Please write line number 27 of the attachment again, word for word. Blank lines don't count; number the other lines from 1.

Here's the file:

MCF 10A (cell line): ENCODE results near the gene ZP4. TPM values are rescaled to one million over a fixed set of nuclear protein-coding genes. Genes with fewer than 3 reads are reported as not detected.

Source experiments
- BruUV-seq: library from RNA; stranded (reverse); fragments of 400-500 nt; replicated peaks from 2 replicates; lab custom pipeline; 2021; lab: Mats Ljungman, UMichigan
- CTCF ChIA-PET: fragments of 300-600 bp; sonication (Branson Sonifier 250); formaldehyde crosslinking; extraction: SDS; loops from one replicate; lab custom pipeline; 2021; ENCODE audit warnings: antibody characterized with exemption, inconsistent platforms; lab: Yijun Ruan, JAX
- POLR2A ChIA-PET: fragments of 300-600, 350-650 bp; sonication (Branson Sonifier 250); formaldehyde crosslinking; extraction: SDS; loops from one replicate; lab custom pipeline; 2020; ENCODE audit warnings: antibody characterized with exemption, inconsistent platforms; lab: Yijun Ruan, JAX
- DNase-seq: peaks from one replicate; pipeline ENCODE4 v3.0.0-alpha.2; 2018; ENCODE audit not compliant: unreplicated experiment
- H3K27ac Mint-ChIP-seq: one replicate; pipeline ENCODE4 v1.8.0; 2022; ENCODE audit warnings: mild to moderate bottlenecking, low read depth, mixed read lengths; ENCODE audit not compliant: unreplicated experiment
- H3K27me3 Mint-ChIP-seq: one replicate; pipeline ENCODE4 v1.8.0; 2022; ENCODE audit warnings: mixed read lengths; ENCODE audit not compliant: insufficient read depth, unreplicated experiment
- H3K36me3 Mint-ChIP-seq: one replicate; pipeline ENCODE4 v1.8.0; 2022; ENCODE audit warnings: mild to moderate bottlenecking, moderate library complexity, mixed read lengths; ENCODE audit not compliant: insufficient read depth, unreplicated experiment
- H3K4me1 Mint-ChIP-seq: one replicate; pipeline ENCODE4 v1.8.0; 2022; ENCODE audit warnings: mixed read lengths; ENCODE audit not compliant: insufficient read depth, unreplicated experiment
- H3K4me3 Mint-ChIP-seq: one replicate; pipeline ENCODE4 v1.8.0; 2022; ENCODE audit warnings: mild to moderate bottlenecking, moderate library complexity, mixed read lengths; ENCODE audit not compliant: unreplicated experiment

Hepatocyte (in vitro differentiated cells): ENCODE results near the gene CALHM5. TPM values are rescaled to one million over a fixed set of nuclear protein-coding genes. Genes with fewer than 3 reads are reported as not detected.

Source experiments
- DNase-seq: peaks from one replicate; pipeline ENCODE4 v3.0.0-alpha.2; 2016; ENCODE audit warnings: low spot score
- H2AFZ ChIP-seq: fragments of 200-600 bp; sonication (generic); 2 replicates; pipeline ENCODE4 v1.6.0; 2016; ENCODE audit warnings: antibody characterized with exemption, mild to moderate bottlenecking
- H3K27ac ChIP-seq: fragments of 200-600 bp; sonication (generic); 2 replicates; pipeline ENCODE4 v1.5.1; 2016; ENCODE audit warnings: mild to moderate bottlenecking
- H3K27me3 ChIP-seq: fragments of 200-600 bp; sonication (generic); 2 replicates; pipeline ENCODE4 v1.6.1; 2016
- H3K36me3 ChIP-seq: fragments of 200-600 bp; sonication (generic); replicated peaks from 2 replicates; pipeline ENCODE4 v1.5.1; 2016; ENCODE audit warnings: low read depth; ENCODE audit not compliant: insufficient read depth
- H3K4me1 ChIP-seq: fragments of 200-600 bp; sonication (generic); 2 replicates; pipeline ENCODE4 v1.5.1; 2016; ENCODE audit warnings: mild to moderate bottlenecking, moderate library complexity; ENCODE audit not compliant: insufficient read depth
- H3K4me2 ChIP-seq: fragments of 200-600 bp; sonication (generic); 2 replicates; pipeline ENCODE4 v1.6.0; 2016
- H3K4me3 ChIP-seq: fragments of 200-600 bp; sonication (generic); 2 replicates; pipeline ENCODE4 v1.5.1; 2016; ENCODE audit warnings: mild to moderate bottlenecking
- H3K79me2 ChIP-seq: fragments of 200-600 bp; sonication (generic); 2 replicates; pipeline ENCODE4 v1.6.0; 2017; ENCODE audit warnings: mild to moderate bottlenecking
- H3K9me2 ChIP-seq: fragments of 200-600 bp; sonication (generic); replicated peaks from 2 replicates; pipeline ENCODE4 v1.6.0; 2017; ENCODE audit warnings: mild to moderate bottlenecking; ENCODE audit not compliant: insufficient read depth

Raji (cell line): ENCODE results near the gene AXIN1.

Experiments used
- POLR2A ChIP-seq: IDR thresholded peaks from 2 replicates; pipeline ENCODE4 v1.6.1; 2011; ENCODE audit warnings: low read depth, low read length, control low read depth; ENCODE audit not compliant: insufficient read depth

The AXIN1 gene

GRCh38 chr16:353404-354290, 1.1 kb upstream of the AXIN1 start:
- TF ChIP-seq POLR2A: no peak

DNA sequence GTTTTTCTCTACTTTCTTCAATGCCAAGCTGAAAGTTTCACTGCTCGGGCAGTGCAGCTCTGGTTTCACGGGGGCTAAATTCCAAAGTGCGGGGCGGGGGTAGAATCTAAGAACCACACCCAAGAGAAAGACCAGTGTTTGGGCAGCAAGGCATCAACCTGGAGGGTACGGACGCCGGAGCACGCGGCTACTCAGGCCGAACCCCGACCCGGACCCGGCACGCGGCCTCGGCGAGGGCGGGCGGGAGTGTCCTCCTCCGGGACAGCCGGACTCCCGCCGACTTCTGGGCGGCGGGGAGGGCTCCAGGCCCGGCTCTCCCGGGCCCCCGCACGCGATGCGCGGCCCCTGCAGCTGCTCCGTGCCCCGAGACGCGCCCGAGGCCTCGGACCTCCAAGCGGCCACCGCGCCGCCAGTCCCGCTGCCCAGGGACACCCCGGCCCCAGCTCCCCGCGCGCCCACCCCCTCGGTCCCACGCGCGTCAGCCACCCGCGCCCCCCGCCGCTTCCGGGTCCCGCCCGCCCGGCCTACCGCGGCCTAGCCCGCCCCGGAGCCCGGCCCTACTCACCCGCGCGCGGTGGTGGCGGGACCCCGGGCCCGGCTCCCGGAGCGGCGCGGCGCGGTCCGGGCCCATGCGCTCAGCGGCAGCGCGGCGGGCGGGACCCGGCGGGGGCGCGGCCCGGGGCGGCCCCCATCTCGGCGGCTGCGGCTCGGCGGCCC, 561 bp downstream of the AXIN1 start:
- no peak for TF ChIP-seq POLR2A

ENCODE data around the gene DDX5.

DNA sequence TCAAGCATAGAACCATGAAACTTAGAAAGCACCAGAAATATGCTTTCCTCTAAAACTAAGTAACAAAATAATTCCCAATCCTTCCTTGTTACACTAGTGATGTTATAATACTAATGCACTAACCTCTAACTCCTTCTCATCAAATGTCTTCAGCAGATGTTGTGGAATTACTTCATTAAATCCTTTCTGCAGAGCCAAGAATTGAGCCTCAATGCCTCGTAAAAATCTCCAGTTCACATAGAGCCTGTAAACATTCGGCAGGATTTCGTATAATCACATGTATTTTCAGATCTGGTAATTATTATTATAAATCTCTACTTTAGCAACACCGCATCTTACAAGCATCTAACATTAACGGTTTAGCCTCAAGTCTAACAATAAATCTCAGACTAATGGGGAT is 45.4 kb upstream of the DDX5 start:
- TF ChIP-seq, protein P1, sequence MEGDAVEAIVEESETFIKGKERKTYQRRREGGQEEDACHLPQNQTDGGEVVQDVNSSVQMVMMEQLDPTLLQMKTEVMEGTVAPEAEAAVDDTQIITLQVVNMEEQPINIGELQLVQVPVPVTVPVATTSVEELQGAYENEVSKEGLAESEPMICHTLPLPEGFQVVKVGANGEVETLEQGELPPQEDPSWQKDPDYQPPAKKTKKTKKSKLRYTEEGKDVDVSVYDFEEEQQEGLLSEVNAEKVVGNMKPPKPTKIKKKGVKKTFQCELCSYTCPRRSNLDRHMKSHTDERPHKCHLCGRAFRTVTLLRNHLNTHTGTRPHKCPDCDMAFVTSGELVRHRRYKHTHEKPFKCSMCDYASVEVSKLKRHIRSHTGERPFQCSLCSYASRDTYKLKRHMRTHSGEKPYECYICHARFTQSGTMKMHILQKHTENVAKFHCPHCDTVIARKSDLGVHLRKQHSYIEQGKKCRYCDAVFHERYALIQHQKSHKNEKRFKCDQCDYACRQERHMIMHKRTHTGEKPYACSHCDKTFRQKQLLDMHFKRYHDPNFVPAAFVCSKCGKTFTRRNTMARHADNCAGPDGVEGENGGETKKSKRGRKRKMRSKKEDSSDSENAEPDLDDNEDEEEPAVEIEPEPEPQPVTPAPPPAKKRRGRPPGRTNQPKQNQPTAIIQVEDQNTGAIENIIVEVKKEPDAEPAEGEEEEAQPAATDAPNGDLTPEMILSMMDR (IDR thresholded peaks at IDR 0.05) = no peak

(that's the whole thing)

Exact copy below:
The AXIN1 gene